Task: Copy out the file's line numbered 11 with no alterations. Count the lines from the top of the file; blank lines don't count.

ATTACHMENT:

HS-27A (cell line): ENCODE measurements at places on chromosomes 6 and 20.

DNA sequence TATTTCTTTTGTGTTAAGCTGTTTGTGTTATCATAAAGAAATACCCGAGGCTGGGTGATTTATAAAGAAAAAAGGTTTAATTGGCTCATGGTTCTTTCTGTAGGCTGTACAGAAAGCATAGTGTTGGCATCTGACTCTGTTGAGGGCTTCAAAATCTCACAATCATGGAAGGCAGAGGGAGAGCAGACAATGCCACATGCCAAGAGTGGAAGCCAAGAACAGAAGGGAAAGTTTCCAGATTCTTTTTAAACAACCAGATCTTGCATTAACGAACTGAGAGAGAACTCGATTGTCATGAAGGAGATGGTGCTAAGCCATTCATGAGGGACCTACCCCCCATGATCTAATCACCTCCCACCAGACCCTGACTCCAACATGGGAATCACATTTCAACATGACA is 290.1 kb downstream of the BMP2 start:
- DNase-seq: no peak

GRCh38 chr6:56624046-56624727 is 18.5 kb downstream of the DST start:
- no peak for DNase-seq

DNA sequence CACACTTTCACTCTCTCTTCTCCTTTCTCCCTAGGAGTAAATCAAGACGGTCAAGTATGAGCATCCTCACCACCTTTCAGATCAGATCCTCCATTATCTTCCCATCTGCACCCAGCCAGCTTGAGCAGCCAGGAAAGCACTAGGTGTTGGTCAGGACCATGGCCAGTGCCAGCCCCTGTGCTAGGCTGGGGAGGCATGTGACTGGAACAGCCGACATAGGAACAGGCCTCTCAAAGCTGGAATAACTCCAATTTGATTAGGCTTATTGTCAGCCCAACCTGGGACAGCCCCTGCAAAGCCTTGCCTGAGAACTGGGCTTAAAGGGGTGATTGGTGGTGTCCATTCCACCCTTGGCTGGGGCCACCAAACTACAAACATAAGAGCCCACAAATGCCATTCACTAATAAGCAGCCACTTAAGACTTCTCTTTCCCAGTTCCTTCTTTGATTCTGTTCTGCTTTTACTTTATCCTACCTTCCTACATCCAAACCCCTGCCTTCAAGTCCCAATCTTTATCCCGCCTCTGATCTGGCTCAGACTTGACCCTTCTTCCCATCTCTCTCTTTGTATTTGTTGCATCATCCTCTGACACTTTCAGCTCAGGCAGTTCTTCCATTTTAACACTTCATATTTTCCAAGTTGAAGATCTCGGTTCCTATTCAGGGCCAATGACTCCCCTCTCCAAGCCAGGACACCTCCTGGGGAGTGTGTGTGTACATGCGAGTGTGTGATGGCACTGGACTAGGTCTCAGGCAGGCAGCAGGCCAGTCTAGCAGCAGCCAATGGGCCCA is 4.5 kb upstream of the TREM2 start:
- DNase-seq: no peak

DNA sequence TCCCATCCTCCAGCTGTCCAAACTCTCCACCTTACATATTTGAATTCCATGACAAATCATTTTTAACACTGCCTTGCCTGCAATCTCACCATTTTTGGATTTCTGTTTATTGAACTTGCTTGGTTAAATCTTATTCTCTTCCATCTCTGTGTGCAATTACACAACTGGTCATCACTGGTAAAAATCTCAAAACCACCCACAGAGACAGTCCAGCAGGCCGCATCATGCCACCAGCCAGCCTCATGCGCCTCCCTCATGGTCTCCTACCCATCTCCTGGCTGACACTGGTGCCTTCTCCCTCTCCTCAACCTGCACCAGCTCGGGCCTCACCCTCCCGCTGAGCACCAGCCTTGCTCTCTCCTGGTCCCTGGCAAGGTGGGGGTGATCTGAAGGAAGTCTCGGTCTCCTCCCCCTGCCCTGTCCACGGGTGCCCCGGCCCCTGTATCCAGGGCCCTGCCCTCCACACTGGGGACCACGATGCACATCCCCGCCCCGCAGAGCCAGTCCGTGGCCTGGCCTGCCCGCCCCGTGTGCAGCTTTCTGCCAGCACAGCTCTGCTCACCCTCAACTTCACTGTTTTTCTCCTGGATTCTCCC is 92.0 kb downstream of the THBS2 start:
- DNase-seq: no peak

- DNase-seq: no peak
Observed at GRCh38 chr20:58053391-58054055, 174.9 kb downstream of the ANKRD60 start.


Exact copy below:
Observed at GRCh38 chr20:58053391-58054055, 174.9 kb downstream of the ANKRD60 start.